Uganda Toasts to French Wines

It is become a tradition every November for the Francophone business community in Uganda to organize the Beaujolais Nouveau wine party.

This year’s party was held last Friday at the Kampala Serena hotel. The event attracted many French companies, who shared the festive occasion with their Ugandan counterparts, celebrating the vitality of their business relationships – as they toasted to French wines, cheese and bread.

The Beaujolais Nouveau, also called “vin de primeur” or “first wine”, is a quickly-made red wine from southern Burgundy, in south-eastern France. Each year’s vintage is fermented for just a few weeks before being released for sale on the third Thursday of November.

A dedicated party is convened to taste the new vintage, along with dozens of French cheeses, bread and traditional “charcuterie” (cold cuts).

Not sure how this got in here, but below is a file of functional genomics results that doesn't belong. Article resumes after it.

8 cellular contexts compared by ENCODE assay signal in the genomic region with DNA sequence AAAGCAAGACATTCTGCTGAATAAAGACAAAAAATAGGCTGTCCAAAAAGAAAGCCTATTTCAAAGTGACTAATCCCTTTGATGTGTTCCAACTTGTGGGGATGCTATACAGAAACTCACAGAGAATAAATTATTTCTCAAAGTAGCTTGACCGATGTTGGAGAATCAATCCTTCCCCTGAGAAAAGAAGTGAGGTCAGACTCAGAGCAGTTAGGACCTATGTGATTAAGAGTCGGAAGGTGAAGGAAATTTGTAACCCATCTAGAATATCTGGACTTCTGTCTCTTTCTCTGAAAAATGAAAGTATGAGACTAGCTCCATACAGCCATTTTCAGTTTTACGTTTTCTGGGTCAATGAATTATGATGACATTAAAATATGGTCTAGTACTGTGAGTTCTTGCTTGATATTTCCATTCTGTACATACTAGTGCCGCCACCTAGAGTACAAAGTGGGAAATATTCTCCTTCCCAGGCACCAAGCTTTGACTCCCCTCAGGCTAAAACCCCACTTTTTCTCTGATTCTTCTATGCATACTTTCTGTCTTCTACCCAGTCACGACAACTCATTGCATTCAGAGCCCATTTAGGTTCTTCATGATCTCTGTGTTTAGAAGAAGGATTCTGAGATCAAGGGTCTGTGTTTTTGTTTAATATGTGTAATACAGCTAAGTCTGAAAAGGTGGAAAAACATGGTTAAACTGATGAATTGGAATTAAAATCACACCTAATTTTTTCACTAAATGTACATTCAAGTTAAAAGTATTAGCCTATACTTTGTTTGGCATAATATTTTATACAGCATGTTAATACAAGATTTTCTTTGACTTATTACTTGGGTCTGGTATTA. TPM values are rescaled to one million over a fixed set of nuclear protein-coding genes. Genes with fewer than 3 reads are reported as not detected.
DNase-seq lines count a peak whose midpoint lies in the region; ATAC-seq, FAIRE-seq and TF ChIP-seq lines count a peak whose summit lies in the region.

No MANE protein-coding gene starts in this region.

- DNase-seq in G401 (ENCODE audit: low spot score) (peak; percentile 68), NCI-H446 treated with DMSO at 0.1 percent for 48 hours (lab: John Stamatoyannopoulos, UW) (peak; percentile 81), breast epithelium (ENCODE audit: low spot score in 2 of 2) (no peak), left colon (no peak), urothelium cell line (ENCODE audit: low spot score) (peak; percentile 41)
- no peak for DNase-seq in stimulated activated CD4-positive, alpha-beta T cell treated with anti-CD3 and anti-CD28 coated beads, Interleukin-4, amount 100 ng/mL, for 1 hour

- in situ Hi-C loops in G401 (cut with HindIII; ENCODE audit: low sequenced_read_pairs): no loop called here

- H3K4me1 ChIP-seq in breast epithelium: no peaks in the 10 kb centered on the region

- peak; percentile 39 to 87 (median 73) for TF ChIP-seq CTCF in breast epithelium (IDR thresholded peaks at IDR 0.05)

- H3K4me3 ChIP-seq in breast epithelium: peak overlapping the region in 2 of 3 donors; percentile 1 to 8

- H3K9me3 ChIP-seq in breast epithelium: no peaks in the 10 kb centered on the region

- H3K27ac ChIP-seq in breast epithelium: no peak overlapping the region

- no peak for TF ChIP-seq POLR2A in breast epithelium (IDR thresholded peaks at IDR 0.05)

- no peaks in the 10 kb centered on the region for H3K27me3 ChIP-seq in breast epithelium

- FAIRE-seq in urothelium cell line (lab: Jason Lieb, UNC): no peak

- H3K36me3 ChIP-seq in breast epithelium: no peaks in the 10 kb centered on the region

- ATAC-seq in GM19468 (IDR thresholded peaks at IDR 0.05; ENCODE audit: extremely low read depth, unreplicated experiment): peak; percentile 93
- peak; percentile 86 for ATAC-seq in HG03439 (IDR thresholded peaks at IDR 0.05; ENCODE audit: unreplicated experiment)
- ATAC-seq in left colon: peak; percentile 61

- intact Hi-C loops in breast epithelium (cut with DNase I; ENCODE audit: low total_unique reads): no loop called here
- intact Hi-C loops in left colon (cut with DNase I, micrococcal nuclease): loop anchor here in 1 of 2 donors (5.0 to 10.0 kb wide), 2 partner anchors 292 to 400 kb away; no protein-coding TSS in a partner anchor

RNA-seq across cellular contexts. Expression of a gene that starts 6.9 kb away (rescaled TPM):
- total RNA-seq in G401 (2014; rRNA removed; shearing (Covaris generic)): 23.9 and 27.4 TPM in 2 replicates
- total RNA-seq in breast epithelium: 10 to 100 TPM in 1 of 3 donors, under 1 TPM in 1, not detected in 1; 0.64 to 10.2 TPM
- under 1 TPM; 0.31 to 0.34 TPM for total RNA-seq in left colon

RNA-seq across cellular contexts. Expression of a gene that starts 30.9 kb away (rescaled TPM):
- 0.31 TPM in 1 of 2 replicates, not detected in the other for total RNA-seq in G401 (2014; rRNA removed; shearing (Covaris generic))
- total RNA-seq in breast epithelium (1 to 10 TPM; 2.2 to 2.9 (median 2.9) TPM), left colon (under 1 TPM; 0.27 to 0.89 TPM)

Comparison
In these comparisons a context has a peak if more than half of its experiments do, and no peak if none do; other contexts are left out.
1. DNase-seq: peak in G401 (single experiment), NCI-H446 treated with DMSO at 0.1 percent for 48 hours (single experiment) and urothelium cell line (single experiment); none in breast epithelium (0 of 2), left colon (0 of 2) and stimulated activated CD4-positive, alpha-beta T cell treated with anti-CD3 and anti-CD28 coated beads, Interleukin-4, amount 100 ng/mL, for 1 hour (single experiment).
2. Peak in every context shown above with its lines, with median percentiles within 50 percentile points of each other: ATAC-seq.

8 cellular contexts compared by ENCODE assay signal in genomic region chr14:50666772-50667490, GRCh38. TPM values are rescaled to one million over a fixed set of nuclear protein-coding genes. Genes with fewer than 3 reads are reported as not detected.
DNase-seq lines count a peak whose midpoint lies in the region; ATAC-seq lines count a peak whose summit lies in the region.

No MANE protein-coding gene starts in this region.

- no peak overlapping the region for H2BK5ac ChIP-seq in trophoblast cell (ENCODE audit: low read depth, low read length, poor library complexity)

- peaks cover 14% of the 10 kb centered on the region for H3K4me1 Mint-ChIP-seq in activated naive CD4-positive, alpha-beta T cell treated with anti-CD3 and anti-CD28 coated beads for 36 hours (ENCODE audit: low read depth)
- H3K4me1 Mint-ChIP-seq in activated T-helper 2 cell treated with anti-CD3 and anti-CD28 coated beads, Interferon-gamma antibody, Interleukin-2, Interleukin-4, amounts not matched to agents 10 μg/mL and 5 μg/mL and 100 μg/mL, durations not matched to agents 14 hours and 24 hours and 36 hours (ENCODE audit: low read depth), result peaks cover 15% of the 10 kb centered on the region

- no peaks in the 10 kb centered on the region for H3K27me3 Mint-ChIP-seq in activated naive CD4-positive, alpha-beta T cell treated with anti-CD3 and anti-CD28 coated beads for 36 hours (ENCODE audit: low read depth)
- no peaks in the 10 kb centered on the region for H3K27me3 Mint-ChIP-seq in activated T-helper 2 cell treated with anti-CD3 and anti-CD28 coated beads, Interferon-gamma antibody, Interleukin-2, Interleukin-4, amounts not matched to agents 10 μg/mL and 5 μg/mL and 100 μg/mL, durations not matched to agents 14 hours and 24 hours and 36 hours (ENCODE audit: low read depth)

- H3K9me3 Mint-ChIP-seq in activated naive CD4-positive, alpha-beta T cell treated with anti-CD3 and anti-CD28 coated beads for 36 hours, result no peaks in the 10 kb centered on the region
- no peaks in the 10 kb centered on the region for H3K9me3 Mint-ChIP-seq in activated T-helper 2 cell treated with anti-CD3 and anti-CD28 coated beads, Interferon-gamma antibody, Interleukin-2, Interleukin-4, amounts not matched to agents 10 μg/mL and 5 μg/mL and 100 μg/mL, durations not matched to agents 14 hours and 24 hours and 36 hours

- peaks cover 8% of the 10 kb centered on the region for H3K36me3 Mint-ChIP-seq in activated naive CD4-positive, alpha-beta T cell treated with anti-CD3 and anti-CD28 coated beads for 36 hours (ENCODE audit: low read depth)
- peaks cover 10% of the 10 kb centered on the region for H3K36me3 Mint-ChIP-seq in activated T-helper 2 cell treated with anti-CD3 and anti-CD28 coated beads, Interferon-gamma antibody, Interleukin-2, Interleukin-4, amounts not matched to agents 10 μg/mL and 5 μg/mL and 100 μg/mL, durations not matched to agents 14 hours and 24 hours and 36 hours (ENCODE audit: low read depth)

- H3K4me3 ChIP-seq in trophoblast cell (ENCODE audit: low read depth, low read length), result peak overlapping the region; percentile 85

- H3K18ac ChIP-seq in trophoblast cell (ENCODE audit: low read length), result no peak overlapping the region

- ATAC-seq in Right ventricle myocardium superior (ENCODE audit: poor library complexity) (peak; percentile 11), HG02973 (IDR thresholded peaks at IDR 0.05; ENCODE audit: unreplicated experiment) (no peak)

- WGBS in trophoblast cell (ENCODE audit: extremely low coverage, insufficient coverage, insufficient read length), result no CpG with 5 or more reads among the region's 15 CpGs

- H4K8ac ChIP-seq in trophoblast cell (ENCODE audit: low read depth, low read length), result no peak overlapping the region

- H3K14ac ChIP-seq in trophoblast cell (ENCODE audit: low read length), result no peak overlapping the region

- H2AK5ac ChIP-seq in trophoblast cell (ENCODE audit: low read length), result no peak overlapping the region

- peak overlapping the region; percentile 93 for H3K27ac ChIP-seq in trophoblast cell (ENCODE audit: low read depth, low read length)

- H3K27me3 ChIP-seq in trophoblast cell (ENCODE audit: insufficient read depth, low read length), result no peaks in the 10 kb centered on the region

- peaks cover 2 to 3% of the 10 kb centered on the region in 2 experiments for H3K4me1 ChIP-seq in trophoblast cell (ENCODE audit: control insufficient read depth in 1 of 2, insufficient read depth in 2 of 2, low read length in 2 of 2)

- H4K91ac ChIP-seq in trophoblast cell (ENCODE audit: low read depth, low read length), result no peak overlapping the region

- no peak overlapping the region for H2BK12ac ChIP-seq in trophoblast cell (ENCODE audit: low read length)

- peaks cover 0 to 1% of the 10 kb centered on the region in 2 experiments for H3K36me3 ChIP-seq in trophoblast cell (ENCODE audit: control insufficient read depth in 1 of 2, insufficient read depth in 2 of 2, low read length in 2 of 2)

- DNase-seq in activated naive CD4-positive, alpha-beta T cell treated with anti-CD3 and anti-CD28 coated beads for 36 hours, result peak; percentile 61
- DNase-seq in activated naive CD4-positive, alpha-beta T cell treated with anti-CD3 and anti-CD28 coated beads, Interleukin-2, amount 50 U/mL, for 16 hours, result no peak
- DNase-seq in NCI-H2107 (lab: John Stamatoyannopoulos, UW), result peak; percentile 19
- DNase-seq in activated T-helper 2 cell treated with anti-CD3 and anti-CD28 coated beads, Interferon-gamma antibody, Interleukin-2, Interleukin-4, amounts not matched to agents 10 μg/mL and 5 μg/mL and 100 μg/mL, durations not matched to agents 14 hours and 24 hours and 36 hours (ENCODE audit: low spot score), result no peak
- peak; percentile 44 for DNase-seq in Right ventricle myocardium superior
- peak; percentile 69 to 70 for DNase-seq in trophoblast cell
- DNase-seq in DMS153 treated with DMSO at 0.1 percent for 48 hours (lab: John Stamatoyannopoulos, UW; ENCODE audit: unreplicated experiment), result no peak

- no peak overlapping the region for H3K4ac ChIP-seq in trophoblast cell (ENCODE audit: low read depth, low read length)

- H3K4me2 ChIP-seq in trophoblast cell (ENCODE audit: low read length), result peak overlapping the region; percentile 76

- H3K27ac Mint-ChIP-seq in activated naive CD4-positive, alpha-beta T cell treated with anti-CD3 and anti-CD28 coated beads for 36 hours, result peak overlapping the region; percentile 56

Initially, the Beaujolais was used to merrily celebrate the end of the harvest. Gathering people and thank them for their dedication to work has been transmitted over decades and this is why company directors still share this moment with their staff and customers.

“For us the Beaujolais Nouveau is the opportunity to look back on the way French companies have flourished in Uganda and to congratulate each other of the development of the economic relationship between Uganda and France,” said France’s ambassador to Uganda Sophie Makame.

“For example, the volume of bilateral trade between the two countries has increased by 20 per cent in 2013, so that Uganda is nowadays France’s second market in East Africa.”

The tradition itself stretches back nearly a century when paddleboats transported the just-made “premier vin” down the Rhone river to bars and restaurants in Lyon so that urbanites could take part in the harvest tasting and celebrating.

The Beaujolais was served in pitchers that were poured from the casks the wine had travelled in.

What was once mostly a local phenomenon eventually has spread to Paris and other big cities all over the world. Today, producers load up planes days in aance, waiting for the clock to strike midnight on the third Thursday of November.

Source : The Observer

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